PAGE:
Annie Kozuch and I started working on her Feinstein’s show [August 15] with pianist Frank Ponzio.  Oooh, I’m  gonna’ like working with these two.  Very musical, lovely people.  More as it comes on them.

The Player’s Club hosted our Trio with Jimmy Norman on Thursday the 31 of March.  Brute Force was the host, and Freddie Simpson, Steve Loecher, and I played Jimmy’s songs and standards to a very appreciative audience.

Duvid Swirsky, Craig, Jim Blazer

Craig Taubman had me working in April.  We were in the New York area for a couple dates, and then in Dallas.  I love Craig.  That gig fills my soul.  He gets a separate entry one of these days too.  I have so many pictures and notes from my travels with him that it might even be a book someday.  Or blackmail.  While we were in Dallas I also got to see my dear friends Andy Maliskas and Stacy Cassidy and had a great visit.

Andy M. & Stacy C.

Here’s one for ya:  at Jillian Lauraine’s Barbara Streisand tribute concert [“Hello Gorgeous” at the Laurie Beechman Theatre, Saturday, April 9] I not only played in the band, but I also sang a medley of duets with her.  I summoned my best Neil Diamond for “You Don’t Bring Me Flowers”, and then channeled Barry Gibb for “Guilty”.  It worked!  She was fabulous.  I’d do it again in a heartbeat.  We have more coming – a reprise of that show in October, and we started developing a new show that will have us sharing the spotlight even more.

Todd Murray came to town and did his beautiful song “And I’m Leaving Today” at a MAC showcase with Alex and Steve and I.  Daryl Glen had me in the studio for a few tracks.  Melissa Heche [see Ears] did her show at Triad, this time with Skip Ward on bass along with the rest of the great band from last time.

Tycoon Dog got me back on the horse, kicking off their season with a long run of outdoor shows stretching into October.  Come see this one, it’s fun.  Rockin’.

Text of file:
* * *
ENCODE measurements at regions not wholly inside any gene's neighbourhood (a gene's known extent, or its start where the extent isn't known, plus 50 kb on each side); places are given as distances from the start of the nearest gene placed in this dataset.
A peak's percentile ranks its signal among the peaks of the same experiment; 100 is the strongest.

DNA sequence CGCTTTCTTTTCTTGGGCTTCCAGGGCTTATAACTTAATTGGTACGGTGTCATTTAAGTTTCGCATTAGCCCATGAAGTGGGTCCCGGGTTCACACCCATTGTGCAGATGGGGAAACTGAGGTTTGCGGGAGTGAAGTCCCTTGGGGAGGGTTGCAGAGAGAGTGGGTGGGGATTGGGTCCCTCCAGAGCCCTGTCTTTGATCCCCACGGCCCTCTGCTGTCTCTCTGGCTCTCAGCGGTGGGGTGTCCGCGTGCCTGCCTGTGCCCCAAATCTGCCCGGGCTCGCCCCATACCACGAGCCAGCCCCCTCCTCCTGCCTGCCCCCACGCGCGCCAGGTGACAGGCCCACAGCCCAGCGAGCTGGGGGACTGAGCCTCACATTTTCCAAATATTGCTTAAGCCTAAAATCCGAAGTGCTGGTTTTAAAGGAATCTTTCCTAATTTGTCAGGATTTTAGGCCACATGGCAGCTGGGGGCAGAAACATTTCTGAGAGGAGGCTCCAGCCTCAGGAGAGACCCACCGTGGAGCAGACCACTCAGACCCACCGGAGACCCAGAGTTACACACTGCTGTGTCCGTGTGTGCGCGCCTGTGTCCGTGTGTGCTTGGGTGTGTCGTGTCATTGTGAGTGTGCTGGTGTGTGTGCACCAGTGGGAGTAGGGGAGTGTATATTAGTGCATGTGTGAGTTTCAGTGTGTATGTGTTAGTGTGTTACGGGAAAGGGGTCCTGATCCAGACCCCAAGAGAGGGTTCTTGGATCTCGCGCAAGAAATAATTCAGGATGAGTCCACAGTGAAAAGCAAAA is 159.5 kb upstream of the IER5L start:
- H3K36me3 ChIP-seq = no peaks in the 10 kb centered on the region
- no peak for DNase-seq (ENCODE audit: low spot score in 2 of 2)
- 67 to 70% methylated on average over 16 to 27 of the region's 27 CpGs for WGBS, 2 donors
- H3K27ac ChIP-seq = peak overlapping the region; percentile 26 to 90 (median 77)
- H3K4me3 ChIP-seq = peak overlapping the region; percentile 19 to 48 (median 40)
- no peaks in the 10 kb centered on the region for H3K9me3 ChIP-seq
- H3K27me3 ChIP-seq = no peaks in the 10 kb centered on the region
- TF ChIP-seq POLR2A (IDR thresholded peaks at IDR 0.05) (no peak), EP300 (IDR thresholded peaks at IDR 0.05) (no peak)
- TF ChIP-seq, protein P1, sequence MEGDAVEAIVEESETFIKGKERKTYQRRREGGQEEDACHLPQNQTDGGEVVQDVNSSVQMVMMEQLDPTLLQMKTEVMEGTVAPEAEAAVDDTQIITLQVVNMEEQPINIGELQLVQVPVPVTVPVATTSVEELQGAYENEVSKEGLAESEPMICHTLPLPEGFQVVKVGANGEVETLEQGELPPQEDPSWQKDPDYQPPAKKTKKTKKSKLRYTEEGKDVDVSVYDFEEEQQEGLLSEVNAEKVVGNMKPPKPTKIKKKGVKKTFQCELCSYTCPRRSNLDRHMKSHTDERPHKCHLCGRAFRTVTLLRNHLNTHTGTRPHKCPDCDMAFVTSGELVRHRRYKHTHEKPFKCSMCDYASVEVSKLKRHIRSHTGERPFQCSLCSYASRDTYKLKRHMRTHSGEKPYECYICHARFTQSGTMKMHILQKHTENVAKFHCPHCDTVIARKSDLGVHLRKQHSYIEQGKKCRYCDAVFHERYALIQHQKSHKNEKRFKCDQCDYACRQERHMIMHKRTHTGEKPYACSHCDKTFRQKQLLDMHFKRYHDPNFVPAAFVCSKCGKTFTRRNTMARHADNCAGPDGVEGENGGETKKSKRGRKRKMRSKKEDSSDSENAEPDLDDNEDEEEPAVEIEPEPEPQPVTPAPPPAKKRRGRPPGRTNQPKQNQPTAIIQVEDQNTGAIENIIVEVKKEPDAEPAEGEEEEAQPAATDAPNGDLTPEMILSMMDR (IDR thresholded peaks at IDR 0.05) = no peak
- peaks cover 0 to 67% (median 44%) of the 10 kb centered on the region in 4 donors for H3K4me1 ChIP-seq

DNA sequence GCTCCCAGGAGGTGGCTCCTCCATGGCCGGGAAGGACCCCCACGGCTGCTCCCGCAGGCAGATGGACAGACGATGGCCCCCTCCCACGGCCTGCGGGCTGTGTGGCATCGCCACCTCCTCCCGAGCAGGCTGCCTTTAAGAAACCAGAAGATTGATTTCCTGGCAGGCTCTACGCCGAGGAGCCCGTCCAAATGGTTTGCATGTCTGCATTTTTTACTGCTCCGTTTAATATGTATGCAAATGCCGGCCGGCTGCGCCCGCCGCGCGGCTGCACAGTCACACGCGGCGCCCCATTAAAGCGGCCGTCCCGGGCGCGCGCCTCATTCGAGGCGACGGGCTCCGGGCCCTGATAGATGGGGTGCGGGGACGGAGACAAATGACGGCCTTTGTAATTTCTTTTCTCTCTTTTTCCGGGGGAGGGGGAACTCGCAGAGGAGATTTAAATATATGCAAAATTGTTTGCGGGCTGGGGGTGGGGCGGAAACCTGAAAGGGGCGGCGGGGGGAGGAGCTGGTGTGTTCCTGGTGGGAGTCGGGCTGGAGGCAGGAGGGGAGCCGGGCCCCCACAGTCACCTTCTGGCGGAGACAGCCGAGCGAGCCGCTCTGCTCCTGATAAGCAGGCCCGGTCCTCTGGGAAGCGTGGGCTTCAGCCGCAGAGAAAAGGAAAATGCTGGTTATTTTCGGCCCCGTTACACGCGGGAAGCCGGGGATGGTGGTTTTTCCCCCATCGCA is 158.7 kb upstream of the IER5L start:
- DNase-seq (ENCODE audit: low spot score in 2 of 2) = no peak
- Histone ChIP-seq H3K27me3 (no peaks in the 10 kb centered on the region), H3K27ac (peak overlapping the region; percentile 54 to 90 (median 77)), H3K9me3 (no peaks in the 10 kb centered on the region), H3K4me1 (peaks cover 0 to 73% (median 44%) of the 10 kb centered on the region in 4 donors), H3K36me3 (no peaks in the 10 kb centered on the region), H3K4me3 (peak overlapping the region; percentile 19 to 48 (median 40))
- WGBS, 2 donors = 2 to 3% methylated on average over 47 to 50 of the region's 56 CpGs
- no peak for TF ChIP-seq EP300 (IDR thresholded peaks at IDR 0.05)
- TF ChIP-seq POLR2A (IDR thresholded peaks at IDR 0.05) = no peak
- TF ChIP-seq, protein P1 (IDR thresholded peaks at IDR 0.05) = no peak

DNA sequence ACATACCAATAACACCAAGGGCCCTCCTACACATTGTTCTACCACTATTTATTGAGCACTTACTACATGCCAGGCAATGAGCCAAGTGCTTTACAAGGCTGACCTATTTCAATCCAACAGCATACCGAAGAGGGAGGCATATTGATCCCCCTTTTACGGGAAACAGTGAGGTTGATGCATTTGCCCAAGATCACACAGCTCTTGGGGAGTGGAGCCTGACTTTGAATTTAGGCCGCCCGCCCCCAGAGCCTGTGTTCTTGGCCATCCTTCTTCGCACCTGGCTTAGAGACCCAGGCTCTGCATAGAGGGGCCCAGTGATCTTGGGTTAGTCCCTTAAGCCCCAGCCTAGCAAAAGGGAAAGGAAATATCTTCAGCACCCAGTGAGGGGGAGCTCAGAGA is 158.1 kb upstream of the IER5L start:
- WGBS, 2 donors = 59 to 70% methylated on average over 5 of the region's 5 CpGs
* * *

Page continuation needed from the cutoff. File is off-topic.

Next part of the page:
Doug Acosta had a fun event at Astra with Matt Ray, Ritt Henn, Beaver Bausch, and me.  Lina Koutrakos and Dan Gross created this wonderful new musical theatre piece called Souhtern Rain.  We workshopped it a bit last year, now we’re doing recordings, then they get funding, then it goes to Broadway and we all live happily ever after.  Right?

Diane Hess and I finally got together and recorded a guitar/voice duet at Michael Ferraiuolo’s studio.  After playing it down a few times I was stunned to learn that she had composed it – sounded like an old standard.  Beautiful piece.

Elizabeth Tryon now has Doug Oberhamer musically directing and accompanying her and we had a lovely evening at Frank & Mary Skillern’s private theatre in the Upper East Side.

Marcus Simeone brought me back in the studio with the Miranda Music family; Sarah Rice had me onstage at Birdland for Zani’s Furry Friends benefit; I helped Larry Kerchner present three wonderful songs at the New York Sheet Music Society’s annual Songwriter Series; and one evening I got to visit and jam a little with Brian Kramer.  Brian and I met in Stockholm, Sweden, where he lives.  The Brooklyn-born guitarist has quite a scene going on over there and it was a treat to catch him on a return visit to New York.

Me, Brian, and Speedo

Now to head upstate to work with Jeff Haynes on a project for Pete Seeger…  Thanks for reading along.  Let me know your thoughts, reactions, feelings, innermost desires, and philosophical musings.


Posted by: seanoldblog | 2011/05/15

Signature 12 String by Walden

One of the most exciting things to happen lately was when Walden Guitars created a guitar for me.  I had a few requests for a 12 string and had never owned one.  We collaborated on the design and they really hit a home run.

There is now talk of having me come to the Summer NAMM show in Nashville this July to demonstrate it, followed by a clinic tour of the Northeast.  They did release it at this past April’s Musik MESSE in Frankfurt, Germany.  At last year’s MESSE they had a billboard up with my image on it:

Then this year they featured that image on the cover of their 2011 product catalog:

I wrote a short piece for them to describe my experience with the 12 string so far:

Walden 1012e-SH_______________________________________